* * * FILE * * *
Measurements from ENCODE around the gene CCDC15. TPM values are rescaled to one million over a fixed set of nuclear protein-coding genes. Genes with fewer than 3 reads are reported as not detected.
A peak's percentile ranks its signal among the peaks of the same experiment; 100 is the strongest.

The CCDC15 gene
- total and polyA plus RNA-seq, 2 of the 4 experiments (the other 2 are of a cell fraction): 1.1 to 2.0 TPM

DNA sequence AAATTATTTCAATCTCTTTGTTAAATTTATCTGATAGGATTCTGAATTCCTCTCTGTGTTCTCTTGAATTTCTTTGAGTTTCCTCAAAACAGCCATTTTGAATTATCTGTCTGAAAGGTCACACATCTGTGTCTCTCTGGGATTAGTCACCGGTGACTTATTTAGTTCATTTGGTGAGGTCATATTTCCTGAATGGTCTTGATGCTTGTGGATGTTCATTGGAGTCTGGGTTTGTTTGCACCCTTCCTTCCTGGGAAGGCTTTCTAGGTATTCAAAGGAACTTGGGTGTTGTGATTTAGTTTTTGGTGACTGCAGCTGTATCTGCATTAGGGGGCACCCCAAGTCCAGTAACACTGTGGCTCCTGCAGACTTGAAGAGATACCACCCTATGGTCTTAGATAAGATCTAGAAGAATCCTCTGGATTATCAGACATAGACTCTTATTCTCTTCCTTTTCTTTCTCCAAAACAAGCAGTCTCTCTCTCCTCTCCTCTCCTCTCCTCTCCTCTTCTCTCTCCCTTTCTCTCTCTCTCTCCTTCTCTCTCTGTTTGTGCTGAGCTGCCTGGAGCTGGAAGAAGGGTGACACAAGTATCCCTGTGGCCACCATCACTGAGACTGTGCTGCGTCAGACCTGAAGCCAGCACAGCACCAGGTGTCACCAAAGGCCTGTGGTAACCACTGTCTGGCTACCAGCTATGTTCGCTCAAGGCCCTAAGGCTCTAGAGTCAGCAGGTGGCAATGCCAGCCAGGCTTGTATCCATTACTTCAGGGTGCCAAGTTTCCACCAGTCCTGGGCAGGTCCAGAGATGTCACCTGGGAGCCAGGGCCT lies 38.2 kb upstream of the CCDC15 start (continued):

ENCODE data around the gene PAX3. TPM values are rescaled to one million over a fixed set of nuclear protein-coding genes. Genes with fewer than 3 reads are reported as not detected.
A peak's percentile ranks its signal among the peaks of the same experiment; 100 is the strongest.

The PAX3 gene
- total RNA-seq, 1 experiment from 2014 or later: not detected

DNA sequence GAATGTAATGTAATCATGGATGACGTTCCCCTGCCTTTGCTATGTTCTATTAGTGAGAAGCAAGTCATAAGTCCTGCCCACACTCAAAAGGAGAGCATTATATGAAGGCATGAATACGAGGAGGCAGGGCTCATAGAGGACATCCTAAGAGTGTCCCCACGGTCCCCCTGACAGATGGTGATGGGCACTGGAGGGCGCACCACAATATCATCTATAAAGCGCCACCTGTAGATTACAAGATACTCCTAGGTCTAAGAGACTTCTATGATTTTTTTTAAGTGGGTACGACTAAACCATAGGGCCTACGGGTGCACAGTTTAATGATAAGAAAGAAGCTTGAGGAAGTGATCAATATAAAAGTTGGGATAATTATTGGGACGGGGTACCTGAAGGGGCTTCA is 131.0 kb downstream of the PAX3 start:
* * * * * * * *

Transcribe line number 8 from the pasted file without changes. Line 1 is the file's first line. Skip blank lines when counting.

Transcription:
The PAX3 gene